The Lib Dems will fight the Tories at the next election

Simon Hughes continues his dissenting role, saying that the coalition is “a business arrangement”.

Simon Hughes has confirmed that the Liberal Democrats will fight against the Tories at the next election.

Ending speculation that the two coalition parties would enter into a non-aggression pact or field joint candidates, the deputy leader of the party confirmed: "We will fight the next election in every seat." Insisting the alliance with the Conservatives was "temporary", he said:

It's a business arrangement. It's not a marriage and it's for one term. And at the end of that term . . . you fight the election on your own. We will do it, surprise surprise, because we want to win more seats, we want to have more influence, and we want to be in government ideally on our own.

He pointed out that an electoral pact is not allowed by the party's constitution, which pledges to field candidates in every seat in the UK.

Hughes has established himself as the bulldog defender of the Lib Dems' unique identity. Early this month, he expressed consternation at David Cameron's proposals for ending lifetime tenancy in council houses:

The Prime Minister is entitled to float any idea he likes but we have to be clear it is not a Liberal Democrat policy, it is not a coalition policy, it is not in the election manifesto of either party, it was not in the coalition agreement.

After the Budget was announced in June, he pointed out that the Lib Dems could "hypothetically" still request changes:

Where we could improve fairness and make for a fairer Britain, then we will come forward with amendments to do that, because that's what makes the difference, as we will in the spending review which will follow in the months ahead.

There are several issues here. First is the difficulty that fielding separate candidates will pose for the Lib Dems. Polls show that the party's support has slumped to just 16 per cent, and it will be very easy for Labour to tell voters that a vote for the Lib Dems is a vote for the Tories. They are likely to take a hammering at the next election, particularly given their limited funds.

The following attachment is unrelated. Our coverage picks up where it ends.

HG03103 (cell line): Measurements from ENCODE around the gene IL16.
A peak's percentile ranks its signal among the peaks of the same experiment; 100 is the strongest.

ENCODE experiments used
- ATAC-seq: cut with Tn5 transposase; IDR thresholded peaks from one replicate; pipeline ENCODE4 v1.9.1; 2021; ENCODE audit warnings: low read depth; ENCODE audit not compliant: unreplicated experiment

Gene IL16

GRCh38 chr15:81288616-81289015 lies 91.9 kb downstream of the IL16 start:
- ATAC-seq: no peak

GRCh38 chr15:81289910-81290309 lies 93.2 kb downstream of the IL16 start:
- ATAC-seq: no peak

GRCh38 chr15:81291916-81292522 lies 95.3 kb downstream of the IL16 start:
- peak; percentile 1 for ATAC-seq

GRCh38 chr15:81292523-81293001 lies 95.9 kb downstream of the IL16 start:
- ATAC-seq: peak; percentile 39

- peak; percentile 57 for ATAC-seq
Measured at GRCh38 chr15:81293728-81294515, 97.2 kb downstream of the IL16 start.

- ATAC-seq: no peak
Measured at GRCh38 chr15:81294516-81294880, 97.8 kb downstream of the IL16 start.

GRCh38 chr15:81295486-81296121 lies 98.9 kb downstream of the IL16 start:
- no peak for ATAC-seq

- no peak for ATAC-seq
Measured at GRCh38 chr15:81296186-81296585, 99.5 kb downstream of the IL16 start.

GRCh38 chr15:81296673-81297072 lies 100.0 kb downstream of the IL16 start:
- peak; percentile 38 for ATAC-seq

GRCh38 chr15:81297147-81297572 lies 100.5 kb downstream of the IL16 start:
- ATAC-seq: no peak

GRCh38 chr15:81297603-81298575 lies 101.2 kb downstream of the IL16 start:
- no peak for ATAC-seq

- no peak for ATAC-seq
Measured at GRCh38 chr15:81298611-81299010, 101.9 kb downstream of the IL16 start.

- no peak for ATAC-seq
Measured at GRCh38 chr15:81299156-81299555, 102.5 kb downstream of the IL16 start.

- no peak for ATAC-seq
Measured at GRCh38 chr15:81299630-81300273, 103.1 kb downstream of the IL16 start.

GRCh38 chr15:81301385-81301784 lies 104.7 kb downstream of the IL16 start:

Second is Hughes's position within the party. He has set himself up as the defender of the party's left, which is particularly significant, given his role as deputy leader. Could he be positioning himself to become a leader in the event of a party split?

Samira Shackle is a freelance journalist, who tweets @samirashackle. She was formerly a staff writer for the New Statesman.

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How tribunal fees silenced low-paid workers: “it was more than I earned in a month”

The government was forced to scrap them after losing a Supreme Court case.

How much of a barrier were employment tribunal fees to low-paid workers? Ask Elaine Janes. “Bringing up six children, I didn’t have £20 spare. Every penny was spent on my children – £250 to me would have been a lot of money. My priorities would have been keeping a roof over my head.”

That fee – £250 – is what the government has been charging a woman who wants to challenge their employer, as Janes did, to pay them the same as men of a similar skills category. As for the £950 to pay for the actual hearing? “That’s probably more than I earned a month.”

Janes did go to a tribunal, but only because she was supported by Unison, her trade union. She has won her claim, although the final compensation is still being worked out. But it’s not just about the money. “It’s about justice, really,” she says. “I think everybody should be paid equally. I don’t see why a man who is doing the equivalent job to what I was doing should earn two to three times more than I was.” She believes that by setting a fee of £950, the government “wouldn’t have even begun to understand” how much it disempowered low-paid workers.

She has a point. The Taylor Review on working practices noted the sharp decline in tribunal cases after fees were introduced in 2013, and that the claimant could pay £1,200 upfront in fees, only to have their case dismissed on a technical point of their employment status. “We believe that this is unfair,” the report said. It added: "There can be no doubt that the introduction of fees has resulted in a significant reduction in the number of cases brought."

Now, the government has been forced to concede. On Wednesday, the Supreme Court ruled in favour of Unison’s argument that the government acted unlawfully in introducing the fees. The judges said fees were set so high, they had “a deterrent effect upon discrimination claims” and put off more genuine cases than the flimsy claims the government was trying to deter.

Shortly after the judgement, the Ministry of Justice said it would stop charging employment tribunal fees immediately and refund those who had paid. This bill could amount to £27m, according to Unison estimates. 

As for Janes, she hopes low-paid workers will feel more confident to challenge unfair work practices. “For people in the future it is good news,” she says. “It gives everybody the chance to make that claim.” 

Julia Rampen is the digital news editor of the New Statesman (previously editor of The Staggers, The New Statesman's online rolling politics blog). She has also been deputy editor at Mirror Money Online and has worked as a financial journalist for several trade magazines.